Over the next couple of months, as I waited for another friend to wake up from a coma, watched wildfires rip through miles of homes away from home, and (barely) pulled myself through a searing breakup, I began to wonder if the best way to roll with the punches really was to eliminate my ability to feel the bruises, to assimilate into an urban eh that my classmates so expertly used to brush off their own setbacks. I figured that I had nothing left to lose. “You’ve done it,” my friends remarked on the phone one day. “Living in New York has flattened the California high-low lilt right out of your voice. You sound dull. Dead, even!”
But on trains, no matter how hard I tried to maintain my composure, I still burst into tears. I started making lists to distract myself from feeling—low-demand grocery items, alternative career options, anything to strike out life dimensionality. But I found that as I traveled between Here and There, my words, instead of maintaining my surface deadness, began to morph into undercurrents of joy that ran under the city’s and my own thickly layered apathy. Different kinds of neurotransmitters, fleeting moments of kindness (strangers retrieving balls, delivering undeserved smiles), memories with Caroline. I remember how at water polo practice, as the rest of us groaned about how the burning in our quads was the only thing we could feel, she always piped up on cue, “If you smile, it makes it easier!”
The memory conjures a strange mix of laughter and tears every time. Snot and joy and pain mingling in a noise that sounds more like a back-of-the-throat symphony than an ephemeral eh. When I think now about how I moved forward that semester, sitting on floors with friends and sending the echoes of our laughter to the spaces above, I figure that as we continue to move between Heres and Theres, we might as well do what Caroline did all along: embrace dopamine and serotonin—this city’s cheapest painkillers by far. As long as we can grin through the pain and feel-so-much, we can, and always will, feel-so-much-better, too. The best kind of joy, after all, hits so hard it properly aches.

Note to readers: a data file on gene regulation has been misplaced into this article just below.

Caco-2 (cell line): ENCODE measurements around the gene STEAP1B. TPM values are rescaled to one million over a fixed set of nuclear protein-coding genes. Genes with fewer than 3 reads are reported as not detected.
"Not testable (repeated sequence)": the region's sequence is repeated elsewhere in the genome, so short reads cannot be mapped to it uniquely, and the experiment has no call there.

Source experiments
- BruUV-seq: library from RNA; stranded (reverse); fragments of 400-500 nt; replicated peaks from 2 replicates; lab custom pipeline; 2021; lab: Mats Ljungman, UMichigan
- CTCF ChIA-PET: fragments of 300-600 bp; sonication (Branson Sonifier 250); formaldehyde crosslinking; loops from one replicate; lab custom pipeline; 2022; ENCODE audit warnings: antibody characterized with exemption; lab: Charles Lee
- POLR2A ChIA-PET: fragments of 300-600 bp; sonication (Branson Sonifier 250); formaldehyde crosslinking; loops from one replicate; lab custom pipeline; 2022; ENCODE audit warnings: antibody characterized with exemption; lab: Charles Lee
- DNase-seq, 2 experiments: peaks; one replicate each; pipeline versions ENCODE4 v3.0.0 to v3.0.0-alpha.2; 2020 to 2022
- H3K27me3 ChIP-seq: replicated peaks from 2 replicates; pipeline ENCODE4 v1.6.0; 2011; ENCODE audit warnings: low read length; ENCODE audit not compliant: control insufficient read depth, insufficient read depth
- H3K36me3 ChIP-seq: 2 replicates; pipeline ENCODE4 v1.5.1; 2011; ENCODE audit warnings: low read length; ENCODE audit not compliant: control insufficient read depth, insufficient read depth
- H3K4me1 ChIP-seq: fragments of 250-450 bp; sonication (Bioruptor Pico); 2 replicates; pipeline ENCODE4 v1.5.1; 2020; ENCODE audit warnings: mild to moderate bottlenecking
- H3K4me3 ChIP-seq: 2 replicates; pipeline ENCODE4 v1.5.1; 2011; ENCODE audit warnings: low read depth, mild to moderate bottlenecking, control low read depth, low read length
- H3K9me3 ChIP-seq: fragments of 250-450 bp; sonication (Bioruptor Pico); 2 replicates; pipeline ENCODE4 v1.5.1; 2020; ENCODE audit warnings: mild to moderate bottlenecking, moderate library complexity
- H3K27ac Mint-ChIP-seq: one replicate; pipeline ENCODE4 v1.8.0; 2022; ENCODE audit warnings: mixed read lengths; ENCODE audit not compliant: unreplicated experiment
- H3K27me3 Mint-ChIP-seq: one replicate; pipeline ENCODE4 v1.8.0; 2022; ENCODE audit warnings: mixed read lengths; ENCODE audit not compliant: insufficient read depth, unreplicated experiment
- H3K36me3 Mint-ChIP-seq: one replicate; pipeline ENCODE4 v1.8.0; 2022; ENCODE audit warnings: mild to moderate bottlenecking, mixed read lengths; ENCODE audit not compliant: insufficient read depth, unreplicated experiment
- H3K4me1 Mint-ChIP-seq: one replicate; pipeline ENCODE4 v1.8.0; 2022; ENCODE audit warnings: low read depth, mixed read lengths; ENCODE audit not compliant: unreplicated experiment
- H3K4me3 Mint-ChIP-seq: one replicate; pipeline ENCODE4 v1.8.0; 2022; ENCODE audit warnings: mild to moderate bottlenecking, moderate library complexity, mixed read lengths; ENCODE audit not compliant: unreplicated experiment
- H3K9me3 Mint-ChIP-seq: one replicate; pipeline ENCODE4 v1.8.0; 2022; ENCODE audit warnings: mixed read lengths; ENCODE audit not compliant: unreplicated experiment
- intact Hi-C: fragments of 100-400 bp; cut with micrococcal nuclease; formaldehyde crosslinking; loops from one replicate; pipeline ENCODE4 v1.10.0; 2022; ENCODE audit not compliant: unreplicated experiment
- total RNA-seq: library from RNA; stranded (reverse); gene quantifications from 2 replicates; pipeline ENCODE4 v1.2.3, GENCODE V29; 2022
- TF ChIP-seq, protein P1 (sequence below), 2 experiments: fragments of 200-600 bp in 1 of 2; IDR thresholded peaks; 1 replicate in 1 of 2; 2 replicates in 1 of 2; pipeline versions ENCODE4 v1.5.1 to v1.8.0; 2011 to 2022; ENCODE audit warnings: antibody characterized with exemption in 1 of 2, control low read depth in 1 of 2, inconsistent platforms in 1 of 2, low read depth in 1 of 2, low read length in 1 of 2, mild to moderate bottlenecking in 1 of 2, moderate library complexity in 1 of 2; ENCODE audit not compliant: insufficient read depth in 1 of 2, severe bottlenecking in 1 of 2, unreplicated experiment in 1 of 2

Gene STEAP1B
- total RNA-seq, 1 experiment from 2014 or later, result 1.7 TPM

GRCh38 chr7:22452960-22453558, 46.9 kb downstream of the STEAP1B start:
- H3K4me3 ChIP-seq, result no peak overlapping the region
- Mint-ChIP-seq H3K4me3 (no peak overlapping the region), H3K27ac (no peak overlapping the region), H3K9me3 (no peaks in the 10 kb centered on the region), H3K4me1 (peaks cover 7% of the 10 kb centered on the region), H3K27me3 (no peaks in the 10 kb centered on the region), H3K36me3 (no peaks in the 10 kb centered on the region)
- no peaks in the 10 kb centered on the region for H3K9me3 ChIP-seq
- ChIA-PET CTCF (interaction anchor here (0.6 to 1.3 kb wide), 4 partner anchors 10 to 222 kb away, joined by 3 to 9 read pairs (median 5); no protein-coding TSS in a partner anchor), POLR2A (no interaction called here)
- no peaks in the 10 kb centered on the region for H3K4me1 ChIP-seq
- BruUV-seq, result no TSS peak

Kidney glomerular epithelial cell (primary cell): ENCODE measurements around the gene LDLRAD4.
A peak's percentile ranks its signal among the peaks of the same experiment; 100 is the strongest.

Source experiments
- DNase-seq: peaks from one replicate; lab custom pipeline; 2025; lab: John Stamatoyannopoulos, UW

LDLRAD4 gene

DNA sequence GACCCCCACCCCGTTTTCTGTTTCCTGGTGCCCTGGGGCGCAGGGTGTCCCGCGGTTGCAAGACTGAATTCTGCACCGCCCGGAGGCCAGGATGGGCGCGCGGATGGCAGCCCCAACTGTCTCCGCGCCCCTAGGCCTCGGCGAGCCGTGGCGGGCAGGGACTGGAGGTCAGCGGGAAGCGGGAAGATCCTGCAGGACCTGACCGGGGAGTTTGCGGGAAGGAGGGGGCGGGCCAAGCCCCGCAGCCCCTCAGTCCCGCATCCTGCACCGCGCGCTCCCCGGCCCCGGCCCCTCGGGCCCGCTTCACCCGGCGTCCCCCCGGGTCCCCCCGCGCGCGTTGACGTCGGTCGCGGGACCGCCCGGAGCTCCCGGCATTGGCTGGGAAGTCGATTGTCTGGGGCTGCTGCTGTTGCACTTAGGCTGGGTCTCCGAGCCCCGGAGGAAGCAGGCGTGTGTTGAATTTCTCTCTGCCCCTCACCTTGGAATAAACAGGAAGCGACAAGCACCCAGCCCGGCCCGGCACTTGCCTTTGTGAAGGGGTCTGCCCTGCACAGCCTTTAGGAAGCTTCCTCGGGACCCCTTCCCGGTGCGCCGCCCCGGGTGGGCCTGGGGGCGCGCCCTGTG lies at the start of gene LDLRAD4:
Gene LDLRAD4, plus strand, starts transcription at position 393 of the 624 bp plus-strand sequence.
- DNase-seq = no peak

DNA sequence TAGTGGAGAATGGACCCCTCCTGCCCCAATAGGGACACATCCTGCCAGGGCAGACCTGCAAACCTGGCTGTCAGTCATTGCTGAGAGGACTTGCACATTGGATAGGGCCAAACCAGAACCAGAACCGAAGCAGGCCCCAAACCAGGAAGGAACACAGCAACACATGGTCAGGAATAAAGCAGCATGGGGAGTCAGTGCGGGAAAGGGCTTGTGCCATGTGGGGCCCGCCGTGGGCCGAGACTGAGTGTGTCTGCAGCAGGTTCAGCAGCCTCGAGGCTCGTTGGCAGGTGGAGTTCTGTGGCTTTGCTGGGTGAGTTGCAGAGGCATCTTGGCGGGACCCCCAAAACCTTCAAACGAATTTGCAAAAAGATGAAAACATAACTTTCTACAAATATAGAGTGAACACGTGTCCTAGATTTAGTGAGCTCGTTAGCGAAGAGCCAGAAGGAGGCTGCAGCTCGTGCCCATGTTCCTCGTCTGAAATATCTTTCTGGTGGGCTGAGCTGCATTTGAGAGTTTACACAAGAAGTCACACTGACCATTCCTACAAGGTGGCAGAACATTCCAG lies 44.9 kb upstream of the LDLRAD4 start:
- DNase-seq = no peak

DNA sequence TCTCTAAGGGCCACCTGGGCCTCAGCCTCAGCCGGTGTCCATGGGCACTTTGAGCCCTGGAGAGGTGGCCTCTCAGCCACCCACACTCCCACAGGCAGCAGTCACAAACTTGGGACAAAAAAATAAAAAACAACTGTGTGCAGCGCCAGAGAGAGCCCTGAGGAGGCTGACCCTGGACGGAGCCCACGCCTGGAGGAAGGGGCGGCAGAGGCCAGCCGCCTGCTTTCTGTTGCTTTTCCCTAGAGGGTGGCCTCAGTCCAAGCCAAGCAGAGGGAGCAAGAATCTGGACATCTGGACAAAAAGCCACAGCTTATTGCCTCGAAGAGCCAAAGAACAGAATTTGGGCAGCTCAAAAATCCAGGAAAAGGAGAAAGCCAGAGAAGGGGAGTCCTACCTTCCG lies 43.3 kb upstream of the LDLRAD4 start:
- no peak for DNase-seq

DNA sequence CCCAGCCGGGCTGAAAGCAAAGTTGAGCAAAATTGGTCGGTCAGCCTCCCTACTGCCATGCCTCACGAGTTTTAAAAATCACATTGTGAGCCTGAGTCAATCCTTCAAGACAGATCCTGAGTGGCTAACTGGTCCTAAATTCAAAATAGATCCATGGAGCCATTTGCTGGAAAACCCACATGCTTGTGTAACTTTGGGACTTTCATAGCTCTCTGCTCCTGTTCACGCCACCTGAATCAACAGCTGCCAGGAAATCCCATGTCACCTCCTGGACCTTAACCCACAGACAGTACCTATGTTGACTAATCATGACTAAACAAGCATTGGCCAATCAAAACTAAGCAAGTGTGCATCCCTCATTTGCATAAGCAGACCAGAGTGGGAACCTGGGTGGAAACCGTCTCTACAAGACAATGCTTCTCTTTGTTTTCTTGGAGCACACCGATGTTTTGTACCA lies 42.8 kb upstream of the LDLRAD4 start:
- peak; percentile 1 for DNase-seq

And ache it did, as I watched, out with friends on the lawns, sunshine cascade across the enveloping line of rooftops above my head. So much so that I was struck with a tumbling revelation. “After realizing how awful it is,” I told my friends, “that this university is spending all of this money on errant greenness and that we have two, maybe three, days left before the red flags are shimmied up, we might as well, while we’re feeling and hurting and living, roll here for as long as we can, and get our money’s and our heart’s worth.” Everyone nodded, euphoria and anger and pure vivacity curving across their faces. Repeated, with a charming high-low chime of their own: “I want my money’s worth too, goddamn it!”
Amy Gong Liu is a senior in Columbia College who should have gotten her degree in turfgrass science. Follow her revelations in real time on Twitter @amygongliu, and send her some eudaimonic moments of your own to email@example.com. The Lyricism of Marginality runs alternate Tuesdays.